TERRE HAUTE —
Black smoke from a roaring engine the size of a minivan signaled another adjustment to the massive drill. Three workers wearing hard hats, mud-covered boots and coveralls struggled with the heavy steel equipment, intently focused on their demanding work.
They had just attached a heavy tungsten carbide drill bit, a little larger than a football and the color of gold, onto the end of a long hollow metal pipe. The pipe stretched 30 feet above their heads into a towering oil derrick that reached much higher still.
Oil company executives, staff of Indiana State University and others watched on Wednesday as the workers eventually got the drilling equipment ready to go. It was cold, about 35 degrees, and breezy, as the drill bit finally made its way beneath the platform toward the ground about 15 feel below.
The pipe seemed to glide effortlessly down, making it seem as if the drill bit were moving through nothing more substantial than water. The bit, weighing more than 100 pounds and costing up to $40,000, is capable of slicing through earth and rock and coming back to the surface in like-new condition, said Don Jones Jr., president and founder of Pioneer Oil Co., the company behind the effort.
Wednesday was a special day for Jones, a fourth-generation oil man. He recalls being about 18 and helping plug a leaky and long-unused oil well on the site of what would later become Hulman Center. It was grimy relic of Terre Haute’s turn-of-the-century (the 20th) oil boom.
That day, many years ago, “I saw the oil,” Jones said in his Midwestern drawl. “It’s good, commercial-grade oil.”
So, Pioneer knows there is oil down there, he said. “We just don’t know how much.”
Pioneer Oil, an Illinois-based company, is doing something no one has done in more than a century: Drilling for oil below downtown Terre Haute. The city, Pioneer believes, still sits atop a reservoir of oil, similar to what was discovered about 1889, when a gusher at about Ninth and Eagle streets launched the city’s “oil craze.” The last successful well downtown stopped producing in the 1920s.
According to Indiana Department of Natural Resources records, there have been more than dozen oil wells in Terre Haute between Wabash Avenue and Spruce Street and between Seventh Street and 13th Street, an area including – among other things – Hulman Center, the Cherry Street Parking garage and Clabber Girl.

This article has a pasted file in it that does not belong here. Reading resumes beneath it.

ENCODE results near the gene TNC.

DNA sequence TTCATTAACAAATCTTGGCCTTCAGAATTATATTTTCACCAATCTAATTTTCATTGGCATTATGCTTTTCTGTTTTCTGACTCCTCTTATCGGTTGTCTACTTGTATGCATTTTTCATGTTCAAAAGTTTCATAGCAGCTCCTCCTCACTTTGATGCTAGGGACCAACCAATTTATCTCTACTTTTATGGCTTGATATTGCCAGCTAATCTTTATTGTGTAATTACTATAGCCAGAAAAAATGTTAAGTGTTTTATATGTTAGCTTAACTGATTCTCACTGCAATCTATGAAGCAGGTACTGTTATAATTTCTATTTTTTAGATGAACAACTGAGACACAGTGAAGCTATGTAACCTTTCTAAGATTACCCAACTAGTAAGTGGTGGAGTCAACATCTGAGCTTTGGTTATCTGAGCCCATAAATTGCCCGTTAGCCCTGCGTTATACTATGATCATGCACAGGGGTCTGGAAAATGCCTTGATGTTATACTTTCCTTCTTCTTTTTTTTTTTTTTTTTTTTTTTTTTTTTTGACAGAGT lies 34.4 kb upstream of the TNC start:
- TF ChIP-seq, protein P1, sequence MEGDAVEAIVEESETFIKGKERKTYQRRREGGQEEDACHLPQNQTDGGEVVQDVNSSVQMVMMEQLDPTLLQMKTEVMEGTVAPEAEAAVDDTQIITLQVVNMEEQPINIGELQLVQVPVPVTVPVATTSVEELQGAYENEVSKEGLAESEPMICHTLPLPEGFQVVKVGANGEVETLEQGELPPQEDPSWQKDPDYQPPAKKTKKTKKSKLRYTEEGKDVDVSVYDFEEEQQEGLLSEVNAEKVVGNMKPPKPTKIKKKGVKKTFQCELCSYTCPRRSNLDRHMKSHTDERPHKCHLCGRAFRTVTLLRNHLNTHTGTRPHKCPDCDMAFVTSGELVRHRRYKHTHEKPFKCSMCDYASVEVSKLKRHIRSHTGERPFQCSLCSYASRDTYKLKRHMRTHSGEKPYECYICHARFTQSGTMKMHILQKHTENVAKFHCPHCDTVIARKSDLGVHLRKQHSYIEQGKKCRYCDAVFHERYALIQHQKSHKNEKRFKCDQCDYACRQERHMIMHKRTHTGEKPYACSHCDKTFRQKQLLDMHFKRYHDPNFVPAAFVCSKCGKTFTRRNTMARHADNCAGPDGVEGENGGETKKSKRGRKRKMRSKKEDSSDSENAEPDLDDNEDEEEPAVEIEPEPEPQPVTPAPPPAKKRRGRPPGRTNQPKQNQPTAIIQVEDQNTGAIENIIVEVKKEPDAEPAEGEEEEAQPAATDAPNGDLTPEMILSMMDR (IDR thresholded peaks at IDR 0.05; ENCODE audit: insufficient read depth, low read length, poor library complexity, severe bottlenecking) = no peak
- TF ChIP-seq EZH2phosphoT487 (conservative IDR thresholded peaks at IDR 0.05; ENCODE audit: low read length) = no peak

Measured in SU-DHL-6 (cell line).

Pioneer conducted seismic testing downtown a year ago to identify the outlines of the suspected oil pool. ISU is providing the property for the oil derrick around 10th and Chestnut streets, north of Chestnut.
ISU is also, no doubt, the largest property owner that will benefit financially if the well is successful. However, more than 11 other downtown property owners, including some churches and not-for-profits, have signed oil royalty leases, which entitle them a share of any oil sales.
The drilling site could hardly be more out-of-the-way and still be within the “downtown.” It is between Chestnut and Spruce streets on a triangular piece of land outlined on two sides by railroad tracks. On the west is “Tom Brown Boulevard,” also called North 10th Street. To the east is a diagonal street, North 101⁄2 Street. It is an area zoned for industrial manufacturing with special permission – granted in September by the Terre Haute Board of Zoning Appeals – for oil exploration.
The drilling site is small by industry standards, but covers a few acres. Trailers are parked around the edges, and large machines and equipment fill much of the rest of the space. Long pipes to drill into the earth lie next to the derrick for future use.
A small trailer serves as an office, although it contains little more than a table and chairs. On Wednesday, an inspector from the Indiana Department of Natural Resources was at the site talking with Jones and Steve Miller, chief financial officer for Pioneer. DNR inspectors always come to drilling sites when they are starting operations, Jones explained.
Pioneer will be drilling down about 1,600 feet, Jones said. The drill will then turn and gradually move horizontally under the earth. The turn will be south, toward downtown, he said.
Inside the drilling site, which is surrounded by vinyl privacy fencing, are storage tanks for oil. There are also large tanks designed to capture gases and odors from the well.
The well has been secured to avoid “blow outs,” which are explosions of natural gas such that killed workers and polluted the Gulf of Mexico in 2010, Jones said. The drilling business can be dangerous, but if you do everything correctly, it doesn’t have to be, he said.
It will be about a month or more before Pioneer knows whether this effort will pay off. Until then, the operation will be going round the clock. Drilling will even be taking place on Christmas Day, Jones said.
“We don’t usually do that,” he noted. “But we’re not usually in a place like this.”
If oil is produced from the well, tanker trucks will be coming and going from the site, Jones said.
Would that be as often as daily? he was asked. “We hope so,” he answered.
Reporter Arthur Foulkes can be reached at 812-231-4232 or arthur.foulkes@trib